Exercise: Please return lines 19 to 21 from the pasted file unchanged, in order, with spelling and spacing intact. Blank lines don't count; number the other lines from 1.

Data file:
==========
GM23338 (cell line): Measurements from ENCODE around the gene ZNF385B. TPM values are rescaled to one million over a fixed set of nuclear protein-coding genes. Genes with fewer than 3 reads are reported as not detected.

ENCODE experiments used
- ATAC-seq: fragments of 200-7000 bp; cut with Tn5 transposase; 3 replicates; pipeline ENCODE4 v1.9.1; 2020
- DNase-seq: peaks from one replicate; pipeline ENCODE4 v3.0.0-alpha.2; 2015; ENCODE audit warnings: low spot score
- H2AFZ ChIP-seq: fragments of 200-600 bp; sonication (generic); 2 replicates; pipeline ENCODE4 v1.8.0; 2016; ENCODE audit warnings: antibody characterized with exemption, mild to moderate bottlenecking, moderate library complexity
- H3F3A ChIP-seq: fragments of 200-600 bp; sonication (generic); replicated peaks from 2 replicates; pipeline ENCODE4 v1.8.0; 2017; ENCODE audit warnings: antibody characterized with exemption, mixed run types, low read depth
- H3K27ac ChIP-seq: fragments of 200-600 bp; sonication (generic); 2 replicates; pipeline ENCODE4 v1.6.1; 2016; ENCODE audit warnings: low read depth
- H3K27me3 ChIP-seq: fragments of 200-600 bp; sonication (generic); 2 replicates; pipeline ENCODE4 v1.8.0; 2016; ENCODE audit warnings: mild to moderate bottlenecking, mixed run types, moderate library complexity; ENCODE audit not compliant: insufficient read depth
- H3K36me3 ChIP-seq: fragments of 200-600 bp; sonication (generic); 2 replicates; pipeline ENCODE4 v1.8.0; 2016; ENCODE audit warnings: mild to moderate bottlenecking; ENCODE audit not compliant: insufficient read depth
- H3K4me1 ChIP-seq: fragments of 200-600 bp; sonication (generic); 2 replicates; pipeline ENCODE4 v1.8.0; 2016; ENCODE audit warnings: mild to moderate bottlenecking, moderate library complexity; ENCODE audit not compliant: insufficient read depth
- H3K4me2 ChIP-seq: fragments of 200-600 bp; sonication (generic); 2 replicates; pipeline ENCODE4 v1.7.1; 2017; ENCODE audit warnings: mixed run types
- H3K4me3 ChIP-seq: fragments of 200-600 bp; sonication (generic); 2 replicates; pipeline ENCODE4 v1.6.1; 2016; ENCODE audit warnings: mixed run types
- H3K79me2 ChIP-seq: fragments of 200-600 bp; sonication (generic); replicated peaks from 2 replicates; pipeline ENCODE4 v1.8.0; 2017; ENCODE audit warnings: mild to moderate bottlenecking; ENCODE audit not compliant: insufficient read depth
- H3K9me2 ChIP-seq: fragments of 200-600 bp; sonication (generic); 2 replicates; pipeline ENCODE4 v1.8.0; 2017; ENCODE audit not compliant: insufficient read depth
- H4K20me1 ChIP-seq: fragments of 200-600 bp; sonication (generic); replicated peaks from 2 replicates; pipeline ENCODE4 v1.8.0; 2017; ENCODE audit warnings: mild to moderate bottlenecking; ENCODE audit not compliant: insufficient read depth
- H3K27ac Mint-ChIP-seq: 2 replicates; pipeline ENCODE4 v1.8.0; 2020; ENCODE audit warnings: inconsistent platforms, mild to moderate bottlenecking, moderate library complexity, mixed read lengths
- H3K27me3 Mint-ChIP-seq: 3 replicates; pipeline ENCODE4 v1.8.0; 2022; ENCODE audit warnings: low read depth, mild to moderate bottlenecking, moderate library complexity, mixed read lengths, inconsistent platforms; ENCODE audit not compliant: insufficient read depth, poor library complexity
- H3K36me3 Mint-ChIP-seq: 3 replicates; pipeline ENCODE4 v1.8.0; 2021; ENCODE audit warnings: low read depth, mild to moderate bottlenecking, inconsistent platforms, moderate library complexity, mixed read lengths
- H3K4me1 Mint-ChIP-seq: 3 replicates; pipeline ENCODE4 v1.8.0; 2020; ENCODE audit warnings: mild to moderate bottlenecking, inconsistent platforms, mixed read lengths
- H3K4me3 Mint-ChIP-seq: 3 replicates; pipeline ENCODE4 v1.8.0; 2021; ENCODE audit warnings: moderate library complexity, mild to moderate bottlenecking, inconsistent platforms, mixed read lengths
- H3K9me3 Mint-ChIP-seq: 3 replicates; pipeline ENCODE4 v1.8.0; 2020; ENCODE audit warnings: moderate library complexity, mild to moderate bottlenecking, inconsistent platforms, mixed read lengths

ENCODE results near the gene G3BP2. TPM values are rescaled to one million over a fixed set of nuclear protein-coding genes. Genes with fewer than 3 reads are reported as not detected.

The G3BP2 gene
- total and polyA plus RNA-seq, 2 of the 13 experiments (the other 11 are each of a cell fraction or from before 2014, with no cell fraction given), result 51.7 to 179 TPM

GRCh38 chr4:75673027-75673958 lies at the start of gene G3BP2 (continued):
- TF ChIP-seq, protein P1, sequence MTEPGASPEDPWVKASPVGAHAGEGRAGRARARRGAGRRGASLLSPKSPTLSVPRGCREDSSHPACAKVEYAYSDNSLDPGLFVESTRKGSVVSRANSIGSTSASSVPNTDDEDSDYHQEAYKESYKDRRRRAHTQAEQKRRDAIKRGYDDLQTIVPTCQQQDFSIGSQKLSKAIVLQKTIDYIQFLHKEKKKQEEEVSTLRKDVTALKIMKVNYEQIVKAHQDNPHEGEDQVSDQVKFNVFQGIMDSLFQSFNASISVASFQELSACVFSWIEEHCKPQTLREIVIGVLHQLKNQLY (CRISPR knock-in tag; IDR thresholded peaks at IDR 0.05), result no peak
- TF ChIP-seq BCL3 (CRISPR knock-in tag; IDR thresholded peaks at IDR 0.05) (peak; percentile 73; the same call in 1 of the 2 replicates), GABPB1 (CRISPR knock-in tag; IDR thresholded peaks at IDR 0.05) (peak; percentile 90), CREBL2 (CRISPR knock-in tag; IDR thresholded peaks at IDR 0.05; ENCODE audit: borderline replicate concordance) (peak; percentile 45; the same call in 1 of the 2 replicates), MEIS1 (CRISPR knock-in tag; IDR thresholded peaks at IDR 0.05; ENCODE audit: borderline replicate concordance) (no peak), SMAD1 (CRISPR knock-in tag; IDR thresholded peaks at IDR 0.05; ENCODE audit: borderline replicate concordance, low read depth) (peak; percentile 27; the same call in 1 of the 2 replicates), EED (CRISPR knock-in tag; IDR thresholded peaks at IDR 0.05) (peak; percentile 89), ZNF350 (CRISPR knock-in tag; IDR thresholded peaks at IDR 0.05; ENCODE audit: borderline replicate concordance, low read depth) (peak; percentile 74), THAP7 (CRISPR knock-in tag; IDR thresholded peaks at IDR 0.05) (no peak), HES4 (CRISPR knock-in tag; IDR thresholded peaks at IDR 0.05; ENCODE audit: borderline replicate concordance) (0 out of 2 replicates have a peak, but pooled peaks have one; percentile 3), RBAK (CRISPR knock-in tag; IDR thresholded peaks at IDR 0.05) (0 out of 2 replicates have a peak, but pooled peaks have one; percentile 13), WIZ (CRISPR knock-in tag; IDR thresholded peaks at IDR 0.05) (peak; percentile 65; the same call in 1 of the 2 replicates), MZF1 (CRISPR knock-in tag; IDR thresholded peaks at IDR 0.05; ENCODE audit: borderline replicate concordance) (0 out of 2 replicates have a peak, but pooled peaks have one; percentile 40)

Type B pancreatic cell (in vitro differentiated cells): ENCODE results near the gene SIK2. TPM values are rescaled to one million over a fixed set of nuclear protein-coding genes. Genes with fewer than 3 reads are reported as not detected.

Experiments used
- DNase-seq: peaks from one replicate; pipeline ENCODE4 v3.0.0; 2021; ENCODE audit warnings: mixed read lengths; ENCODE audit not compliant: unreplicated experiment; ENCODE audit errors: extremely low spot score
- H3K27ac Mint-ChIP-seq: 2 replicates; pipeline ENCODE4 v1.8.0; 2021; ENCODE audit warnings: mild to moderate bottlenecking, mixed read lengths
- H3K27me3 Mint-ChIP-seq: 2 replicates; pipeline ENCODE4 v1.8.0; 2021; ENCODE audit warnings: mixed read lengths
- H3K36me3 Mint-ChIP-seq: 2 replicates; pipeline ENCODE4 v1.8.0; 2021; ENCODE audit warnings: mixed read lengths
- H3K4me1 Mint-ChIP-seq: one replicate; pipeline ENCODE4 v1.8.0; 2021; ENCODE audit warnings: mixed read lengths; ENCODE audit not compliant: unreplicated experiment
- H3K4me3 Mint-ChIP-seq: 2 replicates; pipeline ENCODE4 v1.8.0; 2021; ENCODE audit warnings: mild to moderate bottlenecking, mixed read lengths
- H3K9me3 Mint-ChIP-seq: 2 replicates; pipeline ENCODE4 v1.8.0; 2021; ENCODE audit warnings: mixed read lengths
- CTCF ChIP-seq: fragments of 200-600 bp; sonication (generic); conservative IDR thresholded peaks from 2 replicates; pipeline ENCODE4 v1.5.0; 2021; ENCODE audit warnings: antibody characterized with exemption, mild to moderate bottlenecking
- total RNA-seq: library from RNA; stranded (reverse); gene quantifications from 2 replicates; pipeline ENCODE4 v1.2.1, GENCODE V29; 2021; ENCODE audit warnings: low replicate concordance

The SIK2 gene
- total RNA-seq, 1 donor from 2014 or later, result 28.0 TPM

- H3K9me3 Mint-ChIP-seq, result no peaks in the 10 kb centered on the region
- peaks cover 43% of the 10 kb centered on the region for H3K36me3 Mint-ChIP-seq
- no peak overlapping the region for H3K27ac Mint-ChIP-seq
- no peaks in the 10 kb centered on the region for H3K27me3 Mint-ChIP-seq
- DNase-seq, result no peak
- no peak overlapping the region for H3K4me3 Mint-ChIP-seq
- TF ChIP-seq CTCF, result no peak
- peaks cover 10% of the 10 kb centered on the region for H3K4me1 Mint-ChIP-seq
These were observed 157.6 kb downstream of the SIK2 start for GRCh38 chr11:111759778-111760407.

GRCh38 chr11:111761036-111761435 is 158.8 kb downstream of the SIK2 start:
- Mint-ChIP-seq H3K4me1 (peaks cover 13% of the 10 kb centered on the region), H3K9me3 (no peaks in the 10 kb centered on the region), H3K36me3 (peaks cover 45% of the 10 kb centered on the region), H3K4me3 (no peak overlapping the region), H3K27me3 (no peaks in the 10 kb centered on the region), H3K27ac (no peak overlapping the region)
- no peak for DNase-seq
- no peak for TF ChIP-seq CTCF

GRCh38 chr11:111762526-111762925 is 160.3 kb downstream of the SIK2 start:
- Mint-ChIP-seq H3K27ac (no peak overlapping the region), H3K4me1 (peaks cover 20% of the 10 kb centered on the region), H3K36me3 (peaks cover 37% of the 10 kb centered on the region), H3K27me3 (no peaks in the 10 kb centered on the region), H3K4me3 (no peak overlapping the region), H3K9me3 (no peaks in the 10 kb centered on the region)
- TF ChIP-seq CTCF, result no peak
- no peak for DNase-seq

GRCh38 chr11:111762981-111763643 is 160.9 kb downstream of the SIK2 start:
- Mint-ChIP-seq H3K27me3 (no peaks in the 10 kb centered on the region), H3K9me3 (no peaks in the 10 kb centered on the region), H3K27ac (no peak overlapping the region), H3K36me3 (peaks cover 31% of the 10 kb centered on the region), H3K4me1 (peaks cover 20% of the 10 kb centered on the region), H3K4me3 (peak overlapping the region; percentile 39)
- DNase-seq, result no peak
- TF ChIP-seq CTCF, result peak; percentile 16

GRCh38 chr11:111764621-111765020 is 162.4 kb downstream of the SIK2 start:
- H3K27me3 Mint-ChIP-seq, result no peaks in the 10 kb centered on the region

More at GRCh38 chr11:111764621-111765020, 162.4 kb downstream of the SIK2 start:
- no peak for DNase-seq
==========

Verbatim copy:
- H3K4me1 Mint-ChIP-seq: 3 replicates; pipeline ENCODE4 v1.8.0; 2020; ENCODE audit warnings: mild to moderate bottlenecking, inconsistent platforms, mixed read lengths
- H3K4me3 Mint-ChIP-seq: 3 replicates; pipeline ENCODE4 v1.8.0; 2021; ENCODE audit warnings: moderate library complexity, mild to moderate bottlenecking, inconsistent platforms, mixed read lengths
- H3K9me3 Mint-ChIP-seq: 3 replicates; pipeline ENCODE4 v1.8.0; 2020; ENCODE audit warnings: moderate library complexity, mild to moderate bottlenecking, inconsistent platforms, mixed read lengths